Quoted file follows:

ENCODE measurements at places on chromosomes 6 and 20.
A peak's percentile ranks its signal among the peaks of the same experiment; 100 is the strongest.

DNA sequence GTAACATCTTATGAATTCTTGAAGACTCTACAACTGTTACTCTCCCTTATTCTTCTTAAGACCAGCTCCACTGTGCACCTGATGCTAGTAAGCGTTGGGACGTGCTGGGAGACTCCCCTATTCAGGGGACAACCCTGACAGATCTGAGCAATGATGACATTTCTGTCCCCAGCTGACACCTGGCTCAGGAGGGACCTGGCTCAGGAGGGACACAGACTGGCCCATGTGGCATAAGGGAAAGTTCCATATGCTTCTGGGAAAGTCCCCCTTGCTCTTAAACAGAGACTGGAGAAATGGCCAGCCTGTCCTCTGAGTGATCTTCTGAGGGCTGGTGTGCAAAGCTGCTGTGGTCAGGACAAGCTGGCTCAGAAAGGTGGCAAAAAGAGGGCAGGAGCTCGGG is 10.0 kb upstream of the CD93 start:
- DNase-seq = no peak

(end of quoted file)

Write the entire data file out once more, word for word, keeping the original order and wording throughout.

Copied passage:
ENCODE measurements at places on chromosomes 6 and 20.
A peak's percentile ranks its signal among the peaks of the same experiment; 100 is the strongest.

DNA sequence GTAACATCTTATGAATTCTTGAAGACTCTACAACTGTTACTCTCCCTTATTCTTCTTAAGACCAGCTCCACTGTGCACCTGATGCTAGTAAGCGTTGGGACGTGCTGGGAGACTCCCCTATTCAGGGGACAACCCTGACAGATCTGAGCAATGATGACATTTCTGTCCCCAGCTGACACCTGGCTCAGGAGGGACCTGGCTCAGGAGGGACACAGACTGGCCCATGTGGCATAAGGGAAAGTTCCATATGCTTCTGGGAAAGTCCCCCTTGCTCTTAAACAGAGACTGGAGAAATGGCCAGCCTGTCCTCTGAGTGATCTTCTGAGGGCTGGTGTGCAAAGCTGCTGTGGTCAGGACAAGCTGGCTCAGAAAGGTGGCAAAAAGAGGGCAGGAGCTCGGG is 10.0 kb upstream of the CD93 start:
- DNase-seq = no peak